South-West's new councillors selected

This year's Local Government Elections saw a major shake-up of councils across the South-West, but none greater than the Shire of Capel - with four new faces and a new president for the first time in almost two decades.

Of the 13 candidates, Rosina Mogg, Kieran Noonan, Kaara Andrew, and David Clews were successful in gaining seats, while Sebastian Schiano was re-elected for a second term.

Mrs Andrew received the most amount of support with 10.83 per cent of the vote, followed closely by Mr Clews with 10.52 per cent and Mr Noonan with 10.21 per cent.

Peter McCleery (1,281), Christine Terrantroy (1,269), Brian Hearne (1,263), Jennifer Scott (1,235), Ross Slater (1,183), Nicolas Pozniakov (915), Bernie Masters (893), and Barry Bell (846) were all praised for their efforts.

Councillor Michael Southwell's appointment as president marks the beginning of a new era for the shire, ending Murray Scott's 18-year term in the role.

Mrs Andrew was elected deputy shire president 5-4 to Mr Schiano.

During the council meeting on Monday, October 21, Mr Southwell said the result highlighted that the community was eager to see change.

"This is a significant moment for me and for the Shire of Capel," he said.

"We welcome four new councillors, and it seems obvious that the community is demanding to see a change in the way we do things here.

"We cannot keep doing things the way we have done them.

"People have great expectations of council - they want to see council explain what they can do for the community, not what they cannot do."

The shake-up comes just days after more than 300 electors attended a special meeting to voice concerns over the Bunbury Outer Ring Road and the proposed Asphalt Plant in Gelorup.

Candidates in other parts of the South-West also waited with bated breath for the results, as the votes were counted on Saturday, October 19.

The Bunbury City Council election saw Amanda Yip receive the highest number of votes with 3,741 (11.02 per cent of the vote).

Fellow candidates Karen Turner (2,988), Betty McCleary (2,601), Wendy Giles (2,468), Kris Plumb (2468), and Cheryl Kozisek (2,294) were also elected to council.

The six placed ahead of Marina Quain (2,196), Sam Morris (2,082), Caspian Yurisich (2,060), Robert Nicholson (1,910), Michael Lay (1,874), James Searle (1,691), Richard Payton (1,628), Zyggi Uchwal (1,521), Alfred Leigh (1,301), and Daniel Singleton (1,138).

This year's election saw a turnout rate of 28.55 per cent, well below the figures from 2017 (35.10 per cent).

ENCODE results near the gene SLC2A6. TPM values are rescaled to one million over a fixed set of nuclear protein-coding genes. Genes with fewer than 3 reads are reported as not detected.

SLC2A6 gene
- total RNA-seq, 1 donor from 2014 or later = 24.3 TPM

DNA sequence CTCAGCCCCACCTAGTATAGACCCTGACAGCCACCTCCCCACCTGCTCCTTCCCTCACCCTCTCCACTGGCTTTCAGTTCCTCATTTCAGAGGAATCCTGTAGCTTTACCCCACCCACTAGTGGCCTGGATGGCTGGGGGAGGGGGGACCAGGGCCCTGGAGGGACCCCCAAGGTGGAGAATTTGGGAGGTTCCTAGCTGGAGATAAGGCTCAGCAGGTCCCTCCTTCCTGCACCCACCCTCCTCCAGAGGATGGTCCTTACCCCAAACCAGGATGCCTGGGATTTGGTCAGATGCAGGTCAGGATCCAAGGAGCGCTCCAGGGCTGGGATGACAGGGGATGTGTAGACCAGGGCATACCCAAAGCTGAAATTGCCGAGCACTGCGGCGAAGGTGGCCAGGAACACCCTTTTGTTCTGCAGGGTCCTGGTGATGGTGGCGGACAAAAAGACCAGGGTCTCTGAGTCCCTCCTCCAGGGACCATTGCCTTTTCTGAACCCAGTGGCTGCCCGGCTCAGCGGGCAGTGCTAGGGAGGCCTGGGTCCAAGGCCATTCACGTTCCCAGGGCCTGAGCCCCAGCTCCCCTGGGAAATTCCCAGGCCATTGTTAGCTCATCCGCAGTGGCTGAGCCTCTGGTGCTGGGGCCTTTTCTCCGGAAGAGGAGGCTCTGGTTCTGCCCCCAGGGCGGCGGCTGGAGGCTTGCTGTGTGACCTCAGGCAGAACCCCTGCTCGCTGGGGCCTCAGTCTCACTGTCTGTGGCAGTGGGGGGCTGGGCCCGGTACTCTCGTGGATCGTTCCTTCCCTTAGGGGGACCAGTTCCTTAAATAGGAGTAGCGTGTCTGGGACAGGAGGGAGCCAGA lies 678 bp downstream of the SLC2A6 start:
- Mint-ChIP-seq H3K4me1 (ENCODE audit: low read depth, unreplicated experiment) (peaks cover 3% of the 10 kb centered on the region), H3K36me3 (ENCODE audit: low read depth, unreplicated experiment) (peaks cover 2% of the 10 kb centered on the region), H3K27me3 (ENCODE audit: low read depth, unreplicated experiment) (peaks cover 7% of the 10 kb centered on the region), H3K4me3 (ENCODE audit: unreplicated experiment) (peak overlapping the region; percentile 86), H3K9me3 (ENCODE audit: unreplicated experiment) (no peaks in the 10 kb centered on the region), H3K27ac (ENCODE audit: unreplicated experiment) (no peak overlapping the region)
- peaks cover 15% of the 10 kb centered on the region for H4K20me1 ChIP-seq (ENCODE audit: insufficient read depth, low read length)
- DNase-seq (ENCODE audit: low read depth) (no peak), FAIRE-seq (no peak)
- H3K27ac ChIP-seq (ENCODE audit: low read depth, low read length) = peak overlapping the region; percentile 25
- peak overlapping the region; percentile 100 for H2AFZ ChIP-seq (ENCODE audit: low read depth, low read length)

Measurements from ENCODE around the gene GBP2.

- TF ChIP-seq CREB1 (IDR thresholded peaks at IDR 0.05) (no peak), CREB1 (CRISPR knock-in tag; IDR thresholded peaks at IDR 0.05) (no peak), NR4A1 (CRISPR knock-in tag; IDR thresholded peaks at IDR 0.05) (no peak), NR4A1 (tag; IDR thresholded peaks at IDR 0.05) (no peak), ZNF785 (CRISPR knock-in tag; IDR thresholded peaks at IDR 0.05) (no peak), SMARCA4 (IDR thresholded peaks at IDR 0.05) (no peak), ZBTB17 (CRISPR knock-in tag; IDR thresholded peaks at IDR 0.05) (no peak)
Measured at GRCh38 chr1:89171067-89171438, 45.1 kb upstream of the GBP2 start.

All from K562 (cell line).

City of Bunbury Mayor Gary Brennan said he was disappointed with the low turnout of voters.

There is now change in gender balance on the Bunbury council with five men and eight women. Mayor Brennan said he always advocated for gender, age and experience diversity on council.

"The worst situation is to have a council that all thinks and acts the same, when there is range of views you have debate which leads to robust decision making," he said.

Shire of Dardanup representatives have congratulated the four candidates elected to council, last week.

Councillor Patricia Perks received 1,362 votes, ahead of current deputy shire president Peter Robinson (1,157).

Burekup resident Mark Hutchinson (994) and Eaton's Stacey Gillespie (973) were also voted in, while James Lee (911), Graham Lord (908), Ian Hayward (797), Annette Webster (768), Greg Homer (617), Shah Kalakhel (477), and Dudley Greathead (339) all missed out.

Eleven community members went head-to-head in this year's Harvey Shire Council election.

Paul Beech (2,600), Tania Jackson (2,502), Francis Burgoyne (2,417), Amanda Lovitt (2,352), and Craig Carbone (2,200) were all re-elected.

John Bromham (2,553) and Robyn Coleman (2,280) were picked to fill the remaining two positions

The pair beat out Jodie Taylor (1,795), Minh Ta-Murton (1,701), Anthony Joseph Marinovich (1,691), and Brian Hanson (1,680).

On Monday, councillors Paul Gillett and Francis Burgoyne were elected shire president and deputy shire president respectively.

Although elector participation rates were generally down on 2017, Acting WA electoral commissioner Chris Avent said a high number of candidates put themselves forward to serve their communities.

Head to for more information about this year's results.